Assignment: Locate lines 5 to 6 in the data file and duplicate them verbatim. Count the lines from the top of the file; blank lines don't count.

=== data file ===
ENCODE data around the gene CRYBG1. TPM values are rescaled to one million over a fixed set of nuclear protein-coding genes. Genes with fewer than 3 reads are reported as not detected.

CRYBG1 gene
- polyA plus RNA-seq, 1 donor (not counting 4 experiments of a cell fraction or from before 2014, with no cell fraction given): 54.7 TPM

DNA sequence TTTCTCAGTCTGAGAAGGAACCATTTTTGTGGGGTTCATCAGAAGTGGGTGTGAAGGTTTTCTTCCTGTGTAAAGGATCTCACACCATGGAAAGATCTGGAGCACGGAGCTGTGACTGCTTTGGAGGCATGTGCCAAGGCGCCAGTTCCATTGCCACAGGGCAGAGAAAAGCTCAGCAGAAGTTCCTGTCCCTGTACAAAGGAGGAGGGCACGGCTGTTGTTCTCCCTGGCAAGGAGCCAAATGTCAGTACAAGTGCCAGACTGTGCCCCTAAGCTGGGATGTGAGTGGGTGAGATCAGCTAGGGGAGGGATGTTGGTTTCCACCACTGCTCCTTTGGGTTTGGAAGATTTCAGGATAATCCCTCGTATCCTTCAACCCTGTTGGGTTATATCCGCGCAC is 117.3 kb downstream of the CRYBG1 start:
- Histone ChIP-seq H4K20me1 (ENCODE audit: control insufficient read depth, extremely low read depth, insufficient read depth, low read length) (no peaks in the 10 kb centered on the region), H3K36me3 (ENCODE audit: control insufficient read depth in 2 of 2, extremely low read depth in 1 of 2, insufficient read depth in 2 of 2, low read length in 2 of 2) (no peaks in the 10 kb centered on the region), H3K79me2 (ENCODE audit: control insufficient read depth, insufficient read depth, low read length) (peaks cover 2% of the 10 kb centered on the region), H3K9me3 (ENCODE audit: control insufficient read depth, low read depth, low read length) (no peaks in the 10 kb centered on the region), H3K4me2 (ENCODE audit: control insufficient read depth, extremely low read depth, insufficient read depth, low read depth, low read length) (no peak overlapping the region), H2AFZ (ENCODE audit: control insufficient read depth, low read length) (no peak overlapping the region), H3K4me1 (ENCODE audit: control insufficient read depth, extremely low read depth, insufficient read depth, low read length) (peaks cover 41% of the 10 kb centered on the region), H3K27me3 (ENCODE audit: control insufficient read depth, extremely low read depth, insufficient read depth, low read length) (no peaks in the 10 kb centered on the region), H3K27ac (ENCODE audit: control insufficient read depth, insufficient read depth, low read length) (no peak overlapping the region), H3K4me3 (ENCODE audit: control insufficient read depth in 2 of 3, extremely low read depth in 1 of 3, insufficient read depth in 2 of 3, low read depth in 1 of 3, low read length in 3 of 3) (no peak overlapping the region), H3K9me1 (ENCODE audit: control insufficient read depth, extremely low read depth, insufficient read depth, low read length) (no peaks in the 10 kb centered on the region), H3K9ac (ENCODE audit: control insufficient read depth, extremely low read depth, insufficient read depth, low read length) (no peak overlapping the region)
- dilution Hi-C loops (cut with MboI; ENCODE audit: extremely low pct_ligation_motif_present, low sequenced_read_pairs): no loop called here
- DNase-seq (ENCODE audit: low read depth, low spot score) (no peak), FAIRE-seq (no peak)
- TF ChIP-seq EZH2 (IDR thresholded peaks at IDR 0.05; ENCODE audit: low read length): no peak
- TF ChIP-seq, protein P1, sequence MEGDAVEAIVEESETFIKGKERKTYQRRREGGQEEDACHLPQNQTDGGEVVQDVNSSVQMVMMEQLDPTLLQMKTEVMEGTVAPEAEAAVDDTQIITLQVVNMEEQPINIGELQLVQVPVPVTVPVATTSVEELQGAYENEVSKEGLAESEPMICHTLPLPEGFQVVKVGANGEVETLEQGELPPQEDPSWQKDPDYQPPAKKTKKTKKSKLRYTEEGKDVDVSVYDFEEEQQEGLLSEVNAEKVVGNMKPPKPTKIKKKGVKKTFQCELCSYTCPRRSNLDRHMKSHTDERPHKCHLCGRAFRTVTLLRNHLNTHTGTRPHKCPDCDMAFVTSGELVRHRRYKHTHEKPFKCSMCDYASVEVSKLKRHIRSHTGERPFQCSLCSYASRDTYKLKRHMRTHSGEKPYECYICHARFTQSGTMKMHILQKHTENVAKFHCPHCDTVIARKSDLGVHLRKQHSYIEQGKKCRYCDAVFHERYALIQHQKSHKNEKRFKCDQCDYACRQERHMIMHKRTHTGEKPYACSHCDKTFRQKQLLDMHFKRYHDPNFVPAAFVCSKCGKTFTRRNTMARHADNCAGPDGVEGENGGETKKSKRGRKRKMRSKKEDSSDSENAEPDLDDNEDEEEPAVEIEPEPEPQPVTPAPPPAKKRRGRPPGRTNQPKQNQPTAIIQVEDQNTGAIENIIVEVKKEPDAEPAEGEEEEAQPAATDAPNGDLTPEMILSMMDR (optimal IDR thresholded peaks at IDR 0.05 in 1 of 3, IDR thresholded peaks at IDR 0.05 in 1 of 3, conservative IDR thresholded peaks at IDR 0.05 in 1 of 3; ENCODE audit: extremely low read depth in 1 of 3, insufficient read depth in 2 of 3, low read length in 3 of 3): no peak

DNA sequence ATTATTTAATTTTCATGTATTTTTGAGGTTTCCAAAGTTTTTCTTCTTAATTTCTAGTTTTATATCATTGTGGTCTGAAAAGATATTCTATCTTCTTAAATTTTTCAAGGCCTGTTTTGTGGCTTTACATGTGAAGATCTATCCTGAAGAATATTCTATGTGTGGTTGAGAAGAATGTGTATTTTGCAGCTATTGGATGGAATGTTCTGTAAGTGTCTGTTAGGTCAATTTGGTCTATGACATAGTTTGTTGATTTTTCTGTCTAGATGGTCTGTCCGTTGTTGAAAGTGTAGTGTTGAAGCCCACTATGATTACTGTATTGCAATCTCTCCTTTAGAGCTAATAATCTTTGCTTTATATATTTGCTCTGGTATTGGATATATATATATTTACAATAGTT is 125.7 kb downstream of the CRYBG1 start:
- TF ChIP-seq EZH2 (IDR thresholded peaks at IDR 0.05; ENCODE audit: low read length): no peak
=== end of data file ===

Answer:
- Histone ChIP-seq H4K20me1 (ENCODE audit: control insufficient read depth, extremely low read depth, insufficient read depth, low read length) (no peaks in the 10 kb centered on the region), H3K36me3 (ENCODE audit: control insufficient read depth in 2 of 2, extremely low read depth in 1 of 2, insufficient read depth in 2 of 2, low read length in 2 of 2) (no peaks in the 10 kb centered on the region), H3K79me2 (ENCODE audit: control insufficient read depth, insufficient read depth, low read length) (peaks cover 2% of the 10 kb centered on the region), H3K9me3 (ENCODE audit: control insufficient read depth, low read depth, low read length) (no peaks in the 10 kb centered on the region), H3K4me2 (ENCODE audit: control insufficient read depth, extremely low read depth, insufficient read depth, low read depth, low read length) (no peak overlapping the region), H2AFZ (ENCODE audit: control insufficient read depth, low read length) (no peak overlapping the region), H3K4me1 (ENCODE audit: control insufficient read depth, extremely low read depth, insufficient read depth, low read length) (peaks cover 41% of the 10 kb centered on the region), H3K27me3 (ENCODE audit: control insufficient read depth, extremely low read depth, insufficient read depth, low read length) (no peaks in the 10 kb centered on the region), H3K27ac (ENCODE audit: control insufficient read depth, insufficient read depth, low read length) (no peak overlapping the region), H3K4me3 (ENCODE audit: control insufficient read depth in 2 of 3, extremely low read depth in 1 of 3, insufficient read depth in 2 of 3, low read depth in 1 of 3, low read length in 3 of 3) (no peak overlapping the region), H3K9me1 (ENCODE audit: control insufficient read depth, extremely low read depth, insufficient read depth, low read length) (no peaks in the 10 kb centered on the region), H3K9ac (ENCODE audit: control insufficient read depth, extremely low read depth, insufficient read depth, low read length) (no peak overlapping the region)
- dilution Hi-C loops (cut with MboI; ENCODE audit: extremely low pct_ligation_motif_present, low sequenced_read_pairs): no loop called here